Wonderful “life-changing” migraine medication approved for NHS use in Scotland

A MIGRAINE drug described as “life change” by some patients has been approved for use by the NHS in Scotland.

Thousands of patients will benefit after the Scotland Drug Consortium (SMC) agreed that fremanezumab has taken into account the benefits of a “confidential discount” which, he said, improved the profitability of the drug produced by Teva Pharmaceuticals.

Fremanezumab, which is marketed as Ajovy, is one of a new class of medications that works by attacking a small protein found in nerve cells called a peptide related to the calcitonin gene (CGRP), which is believed to be involved in causing migraine pain attacks

READ MORE: Migraines are part of me, would you stop them?

It is part of a revolution in the treatment of migraine that benefits patients who have historically had, until recently, few treatment options for what can be a debilitating chronic disease.

Herald Scotland:

The SMC also approved the use of abiraterone acetate (Zytiga) for use by the NHS Scotland to help extend the lives of people with advanced prostate cancer. In Scotland, about 3,500 men are diagnosed each year with cancer.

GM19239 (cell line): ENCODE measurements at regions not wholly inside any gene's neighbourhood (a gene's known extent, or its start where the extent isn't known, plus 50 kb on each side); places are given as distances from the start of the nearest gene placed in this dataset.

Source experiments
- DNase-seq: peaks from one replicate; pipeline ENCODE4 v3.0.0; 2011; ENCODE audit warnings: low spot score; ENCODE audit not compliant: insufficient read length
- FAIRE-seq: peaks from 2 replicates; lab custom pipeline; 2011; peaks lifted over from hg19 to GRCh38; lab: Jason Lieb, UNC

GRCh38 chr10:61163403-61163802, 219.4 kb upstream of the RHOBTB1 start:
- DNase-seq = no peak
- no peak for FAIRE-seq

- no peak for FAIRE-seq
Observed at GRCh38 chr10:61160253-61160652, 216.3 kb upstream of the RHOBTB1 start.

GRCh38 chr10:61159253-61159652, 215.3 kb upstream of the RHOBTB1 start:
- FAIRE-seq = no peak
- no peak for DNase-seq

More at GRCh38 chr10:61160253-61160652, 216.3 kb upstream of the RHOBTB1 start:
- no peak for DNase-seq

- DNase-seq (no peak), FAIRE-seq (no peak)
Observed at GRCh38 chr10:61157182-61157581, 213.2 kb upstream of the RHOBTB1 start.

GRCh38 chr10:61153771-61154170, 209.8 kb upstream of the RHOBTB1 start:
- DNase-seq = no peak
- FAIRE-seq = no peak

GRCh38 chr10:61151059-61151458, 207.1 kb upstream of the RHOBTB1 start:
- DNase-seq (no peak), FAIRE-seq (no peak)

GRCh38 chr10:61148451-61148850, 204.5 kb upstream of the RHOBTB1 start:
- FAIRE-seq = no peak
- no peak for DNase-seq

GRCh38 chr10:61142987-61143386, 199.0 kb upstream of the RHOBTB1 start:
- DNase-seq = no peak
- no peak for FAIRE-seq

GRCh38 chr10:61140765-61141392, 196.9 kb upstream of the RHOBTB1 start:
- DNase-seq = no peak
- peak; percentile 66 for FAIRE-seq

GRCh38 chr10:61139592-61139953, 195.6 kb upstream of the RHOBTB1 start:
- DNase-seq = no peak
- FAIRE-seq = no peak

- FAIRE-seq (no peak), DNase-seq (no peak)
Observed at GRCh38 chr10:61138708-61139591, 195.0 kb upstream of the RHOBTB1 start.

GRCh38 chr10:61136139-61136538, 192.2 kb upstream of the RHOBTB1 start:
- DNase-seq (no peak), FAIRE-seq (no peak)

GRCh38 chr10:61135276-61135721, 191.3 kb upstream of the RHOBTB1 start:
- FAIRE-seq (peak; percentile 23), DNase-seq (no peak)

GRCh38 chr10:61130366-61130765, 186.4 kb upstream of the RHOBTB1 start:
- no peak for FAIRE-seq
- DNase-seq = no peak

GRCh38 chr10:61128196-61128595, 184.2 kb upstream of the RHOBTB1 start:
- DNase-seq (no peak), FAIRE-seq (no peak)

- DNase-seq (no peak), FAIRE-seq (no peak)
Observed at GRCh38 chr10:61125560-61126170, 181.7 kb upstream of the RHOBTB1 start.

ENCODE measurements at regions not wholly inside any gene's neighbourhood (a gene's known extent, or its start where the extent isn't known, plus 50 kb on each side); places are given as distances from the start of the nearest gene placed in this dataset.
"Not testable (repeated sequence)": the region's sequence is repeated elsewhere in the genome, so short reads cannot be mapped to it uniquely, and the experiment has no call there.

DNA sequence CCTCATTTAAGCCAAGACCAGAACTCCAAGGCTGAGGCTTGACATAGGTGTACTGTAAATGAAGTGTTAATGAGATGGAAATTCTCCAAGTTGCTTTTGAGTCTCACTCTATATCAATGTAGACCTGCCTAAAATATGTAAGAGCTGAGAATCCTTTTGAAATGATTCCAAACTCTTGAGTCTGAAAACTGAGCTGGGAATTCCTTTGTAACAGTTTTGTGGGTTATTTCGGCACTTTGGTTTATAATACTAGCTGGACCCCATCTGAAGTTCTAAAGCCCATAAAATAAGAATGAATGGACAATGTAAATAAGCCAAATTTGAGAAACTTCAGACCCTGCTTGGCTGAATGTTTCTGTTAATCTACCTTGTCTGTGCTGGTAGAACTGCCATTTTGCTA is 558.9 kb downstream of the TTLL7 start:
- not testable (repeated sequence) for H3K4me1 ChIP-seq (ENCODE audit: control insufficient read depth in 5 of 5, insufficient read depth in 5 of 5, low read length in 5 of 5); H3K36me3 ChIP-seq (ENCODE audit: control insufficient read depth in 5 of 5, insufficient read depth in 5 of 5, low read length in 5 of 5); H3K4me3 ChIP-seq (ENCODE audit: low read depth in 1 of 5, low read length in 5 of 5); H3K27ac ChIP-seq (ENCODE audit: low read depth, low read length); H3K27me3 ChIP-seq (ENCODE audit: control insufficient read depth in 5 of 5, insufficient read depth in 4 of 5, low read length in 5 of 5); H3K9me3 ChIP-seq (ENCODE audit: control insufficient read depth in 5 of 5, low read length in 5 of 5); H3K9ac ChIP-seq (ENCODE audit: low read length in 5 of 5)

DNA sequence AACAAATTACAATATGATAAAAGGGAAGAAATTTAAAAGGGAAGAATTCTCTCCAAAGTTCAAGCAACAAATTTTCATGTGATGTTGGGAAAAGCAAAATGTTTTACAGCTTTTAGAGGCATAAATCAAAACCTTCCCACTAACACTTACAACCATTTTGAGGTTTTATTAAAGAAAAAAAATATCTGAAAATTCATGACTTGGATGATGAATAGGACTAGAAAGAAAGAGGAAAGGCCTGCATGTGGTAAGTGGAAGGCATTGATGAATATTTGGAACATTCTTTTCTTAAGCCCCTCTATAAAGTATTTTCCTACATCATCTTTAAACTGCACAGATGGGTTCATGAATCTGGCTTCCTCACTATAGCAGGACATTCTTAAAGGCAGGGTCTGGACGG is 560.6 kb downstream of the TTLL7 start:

Treatment can extend survival times for incurable disease, compared to the use of hormone therapy alone. The president of SMC, Dr. Alan MacDonald, said: “From the evidence provided by patient groups, we know that our decision on fremanezumab will be well received by those who suffer from migraine who have not responded to previous treatments.”

The movement to approve fremanezuma has been well received by The Migraine Trust, which said Scotland has become the only nation in the United Kingdom where ‘CGRP inhibitors’ have been approved to treat the condition in the NHS.